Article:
We, the last generation of Homo sapiens

Biotechnology, genetics and artificial intelligence will put Homo Sapiens on an evolutionary path that will forever change the face of human existence. This is how one of the most-popular contemporary thinkers, the Israeli historian Yuval Noah Harari, sees our future in the next century.

Homo Sapiens Norbert Biedrzycki

Do not be afraid of future robots lurking around the corner to get us. This only happens in movies. Instead, you should brace for more complex scenarios. Biotechnology, genetics and artificial intelligence will put Homo Sapiens on an evolutionary path that will forever change the face of human existence. This is how one of the most-popular contemporary thinkers, the Israeli historian Yuval Noah Harari, sees our future in the next century. The views expressed in his books (whose sales are soaring, as they are translated into many languages) and articles (appearing in top papers and magazines, including The Guardian, Wired, and The New York Times) attract the attention of humanists and high tech experts alike. Suffice it to say that his books have been recommended by both Mark Zuckerberg and Bill Gates.

A historian discussing algorithms

Harari has made an incredible career. This relatively unknown historian specializing in medieval studies suddenly found himself being invited to debates on artificial intelligence, neurotechnology and the threats in the age of technology. He was propelled to fame by the publication of his 2014 book “Sapiens. A Brief History of Humankind”, translated into many languages. “Homo Deus, A Brief History of Tomorrow”, published in 2016, also attracted great interest. Another one of his books, which is a collection of essays entitled “21 Lessons for the 21st Century”, appeared a few months ago.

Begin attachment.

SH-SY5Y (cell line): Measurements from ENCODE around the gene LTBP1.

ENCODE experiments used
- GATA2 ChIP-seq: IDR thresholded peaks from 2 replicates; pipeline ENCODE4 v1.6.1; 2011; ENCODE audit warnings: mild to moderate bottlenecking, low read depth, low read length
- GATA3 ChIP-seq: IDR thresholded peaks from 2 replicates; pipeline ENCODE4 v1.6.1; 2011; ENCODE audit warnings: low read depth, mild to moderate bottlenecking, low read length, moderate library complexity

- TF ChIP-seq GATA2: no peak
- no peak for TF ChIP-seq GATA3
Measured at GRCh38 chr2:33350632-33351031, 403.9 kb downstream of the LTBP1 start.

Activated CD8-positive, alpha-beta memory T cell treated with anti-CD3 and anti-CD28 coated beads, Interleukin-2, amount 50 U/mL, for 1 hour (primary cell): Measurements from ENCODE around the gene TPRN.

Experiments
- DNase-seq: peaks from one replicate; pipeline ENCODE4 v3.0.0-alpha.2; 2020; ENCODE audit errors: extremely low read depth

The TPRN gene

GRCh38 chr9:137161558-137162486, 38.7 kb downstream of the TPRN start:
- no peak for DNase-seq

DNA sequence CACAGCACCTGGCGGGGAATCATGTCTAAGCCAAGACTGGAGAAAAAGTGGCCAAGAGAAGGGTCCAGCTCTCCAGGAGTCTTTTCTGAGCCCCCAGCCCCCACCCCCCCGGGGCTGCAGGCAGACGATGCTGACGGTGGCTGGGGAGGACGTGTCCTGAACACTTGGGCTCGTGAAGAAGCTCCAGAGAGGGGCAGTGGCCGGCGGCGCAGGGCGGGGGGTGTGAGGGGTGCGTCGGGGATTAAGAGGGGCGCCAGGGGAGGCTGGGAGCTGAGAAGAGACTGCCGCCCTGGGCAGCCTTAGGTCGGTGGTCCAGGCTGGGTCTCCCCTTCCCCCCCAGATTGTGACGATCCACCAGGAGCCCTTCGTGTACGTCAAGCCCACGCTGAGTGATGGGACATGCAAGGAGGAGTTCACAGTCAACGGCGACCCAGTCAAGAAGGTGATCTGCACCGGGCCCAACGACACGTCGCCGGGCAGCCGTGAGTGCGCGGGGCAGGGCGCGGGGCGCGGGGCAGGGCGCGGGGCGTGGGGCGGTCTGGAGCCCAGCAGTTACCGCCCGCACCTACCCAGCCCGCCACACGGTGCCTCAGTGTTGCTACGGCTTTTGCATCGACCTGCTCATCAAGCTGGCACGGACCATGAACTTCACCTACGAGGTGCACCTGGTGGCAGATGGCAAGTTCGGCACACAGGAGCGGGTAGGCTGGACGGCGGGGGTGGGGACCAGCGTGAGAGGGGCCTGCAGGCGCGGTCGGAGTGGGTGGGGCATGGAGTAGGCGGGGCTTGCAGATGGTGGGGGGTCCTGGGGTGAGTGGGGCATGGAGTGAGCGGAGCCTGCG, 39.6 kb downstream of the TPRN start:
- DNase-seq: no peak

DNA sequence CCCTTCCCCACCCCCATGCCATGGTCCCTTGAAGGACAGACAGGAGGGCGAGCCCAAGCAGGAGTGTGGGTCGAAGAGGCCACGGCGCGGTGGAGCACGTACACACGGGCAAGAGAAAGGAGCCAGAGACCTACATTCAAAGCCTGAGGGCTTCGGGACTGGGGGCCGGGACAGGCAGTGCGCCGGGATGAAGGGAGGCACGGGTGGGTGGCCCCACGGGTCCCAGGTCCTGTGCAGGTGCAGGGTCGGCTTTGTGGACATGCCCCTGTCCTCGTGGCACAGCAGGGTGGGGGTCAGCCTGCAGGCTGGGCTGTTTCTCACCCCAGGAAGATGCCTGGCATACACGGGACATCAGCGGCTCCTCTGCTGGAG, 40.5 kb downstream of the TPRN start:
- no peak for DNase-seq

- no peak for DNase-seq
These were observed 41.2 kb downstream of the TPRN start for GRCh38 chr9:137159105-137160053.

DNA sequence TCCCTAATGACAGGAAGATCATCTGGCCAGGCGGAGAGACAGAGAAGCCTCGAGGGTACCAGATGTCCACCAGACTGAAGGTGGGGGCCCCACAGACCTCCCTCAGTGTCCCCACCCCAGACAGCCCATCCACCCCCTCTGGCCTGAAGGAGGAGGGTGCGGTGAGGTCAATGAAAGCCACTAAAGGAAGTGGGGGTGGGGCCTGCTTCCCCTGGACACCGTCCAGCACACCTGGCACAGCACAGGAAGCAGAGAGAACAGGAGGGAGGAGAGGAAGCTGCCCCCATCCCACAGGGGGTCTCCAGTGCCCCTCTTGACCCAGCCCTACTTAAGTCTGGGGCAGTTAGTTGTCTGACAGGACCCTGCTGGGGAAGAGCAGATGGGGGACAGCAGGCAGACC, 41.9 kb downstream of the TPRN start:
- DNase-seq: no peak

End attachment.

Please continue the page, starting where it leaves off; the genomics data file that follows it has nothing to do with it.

How to avoid slavery

It is virtually impossible to comment on every theme and issue raised by Harari. These range from biology, to anthropology, history, culture, economics, to history of civilization. I will therefore limit myself to a select few, which often come up in interviews and public presentations, and which concern the impact of technology on our lives. Harari writes not only about the ancient history of mankind, but also about the scenarios that await us in a few dozen years. He does not shy away from bold, controversial statements. And he leaves no illusions. During the next century, technology will profoundly transform our lives. Nobody knows exactly what those transformations will be. However, Harari believes that what we teach our children today will rapidly become irrelevant. While a 1000 years ago, people were able to predict life 50, 100, or 150 years into the future and have a rough idea of what the next epidemics, wars and disasters might be like, and how best to ensure their survival, today’s predictions are largely worthless. Admittedly, Harari is not generally known for optimism. In one of his scenarios, a privileged elite uses data and information to subjugate the rest of humanity. Knowledge, data and information will be the subject of speculation, fought over for influence. It is data rather than land or other resources that will enable people to seize power. Humanity may split into two groups: the lucky ones who manage to jump on the bandwagon called “progress”, and the less fortunate people who will have fallen by the wayside, says Harari.

Homo Sapiens Norbert Biedrzycki blog

How not to get hacked

According to Harari, it is humanity’s duty to prepare to live in a world in which technology constantly modifies human bodies (through genetic engineering, plastic surgery, chip implantation, and having people wired to connect directly to devices). In this world technology will drive the emergence of a new kind of consciousness. While technology will still be harnessed to produce conventional goods, such as food, clothing, and means of transport, the key focus of the most sophisticated technologies will be to modify, transform and enhance the human body.

All this will be made possible by algorithms constantly monitoring the activity of our hearts, eyes, and brains. As living beings, we will undoubtedly acquire new abilities, but new threats will also loom. The hacking of computer accounts, bank accounts and e-mails has become part of life at the turn of the 21st century. A few dozen years later, our biggest fear may be to have our bodies hacked.